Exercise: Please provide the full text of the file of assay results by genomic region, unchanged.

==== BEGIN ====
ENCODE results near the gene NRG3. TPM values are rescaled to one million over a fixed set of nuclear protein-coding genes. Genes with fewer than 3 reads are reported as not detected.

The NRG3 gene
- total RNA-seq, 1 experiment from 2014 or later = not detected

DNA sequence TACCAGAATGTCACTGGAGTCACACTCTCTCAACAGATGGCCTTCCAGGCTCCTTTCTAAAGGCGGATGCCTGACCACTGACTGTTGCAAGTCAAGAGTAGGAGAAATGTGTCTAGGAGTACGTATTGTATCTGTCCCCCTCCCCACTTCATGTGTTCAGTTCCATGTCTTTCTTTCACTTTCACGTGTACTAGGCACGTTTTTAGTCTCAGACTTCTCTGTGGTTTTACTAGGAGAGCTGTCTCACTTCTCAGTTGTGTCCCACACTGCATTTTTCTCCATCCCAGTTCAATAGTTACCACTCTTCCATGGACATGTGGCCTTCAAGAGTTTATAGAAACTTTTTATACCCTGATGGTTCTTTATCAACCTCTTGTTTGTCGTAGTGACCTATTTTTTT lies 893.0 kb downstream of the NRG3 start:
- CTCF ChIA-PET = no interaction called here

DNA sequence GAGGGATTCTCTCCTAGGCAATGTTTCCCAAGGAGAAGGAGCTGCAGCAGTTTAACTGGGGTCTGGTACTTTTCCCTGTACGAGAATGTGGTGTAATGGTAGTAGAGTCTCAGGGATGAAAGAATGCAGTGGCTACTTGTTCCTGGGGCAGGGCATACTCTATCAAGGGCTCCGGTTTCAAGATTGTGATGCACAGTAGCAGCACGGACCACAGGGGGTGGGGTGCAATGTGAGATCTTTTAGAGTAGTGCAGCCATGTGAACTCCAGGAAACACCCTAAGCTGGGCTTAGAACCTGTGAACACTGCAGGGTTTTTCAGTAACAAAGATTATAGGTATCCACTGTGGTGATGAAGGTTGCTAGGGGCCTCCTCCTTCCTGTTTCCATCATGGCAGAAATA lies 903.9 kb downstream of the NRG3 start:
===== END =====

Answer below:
ENCODE results near the gene NRG3. TPM values are rescaled to one million over a fixed set of nuclear protein-coding genes. Genes with fewer than 3 reads are reported as not detected.

The NRG3 gene
- total RNA-seq, 1 experiment from 2014 or later = not detected

DNA sequence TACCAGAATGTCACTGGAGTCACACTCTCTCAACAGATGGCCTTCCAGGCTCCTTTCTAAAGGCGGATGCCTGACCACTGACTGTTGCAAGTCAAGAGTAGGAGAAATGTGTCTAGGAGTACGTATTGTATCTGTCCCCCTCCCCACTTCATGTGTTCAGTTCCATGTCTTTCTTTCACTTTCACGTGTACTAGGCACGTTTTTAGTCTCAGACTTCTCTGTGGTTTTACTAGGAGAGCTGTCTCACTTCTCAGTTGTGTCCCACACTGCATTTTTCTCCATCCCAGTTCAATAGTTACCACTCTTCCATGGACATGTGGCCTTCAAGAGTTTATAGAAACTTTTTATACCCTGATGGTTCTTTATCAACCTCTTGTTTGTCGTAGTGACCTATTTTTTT lies 893.0 kb downstream of the NRG3 start:
- CTCF ChIA-PET = no interaction called here

DNA sequence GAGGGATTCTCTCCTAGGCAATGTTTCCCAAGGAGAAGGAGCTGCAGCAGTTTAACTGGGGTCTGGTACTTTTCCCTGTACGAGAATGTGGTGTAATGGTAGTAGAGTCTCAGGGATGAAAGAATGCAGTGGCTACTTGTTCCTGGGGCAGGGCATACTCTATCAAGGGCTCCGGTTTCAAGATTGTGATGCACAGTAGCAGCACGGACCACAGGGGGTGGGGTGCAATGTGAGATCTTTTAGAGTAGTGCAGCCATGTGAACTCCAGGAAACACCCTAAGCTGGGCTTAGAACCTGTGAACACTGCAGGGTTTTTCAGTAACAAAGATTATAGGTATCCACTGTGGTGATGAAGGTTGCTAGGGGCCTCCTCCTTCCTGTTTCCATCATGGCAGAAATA lies 903.9 kb downstream of the NRG3 start: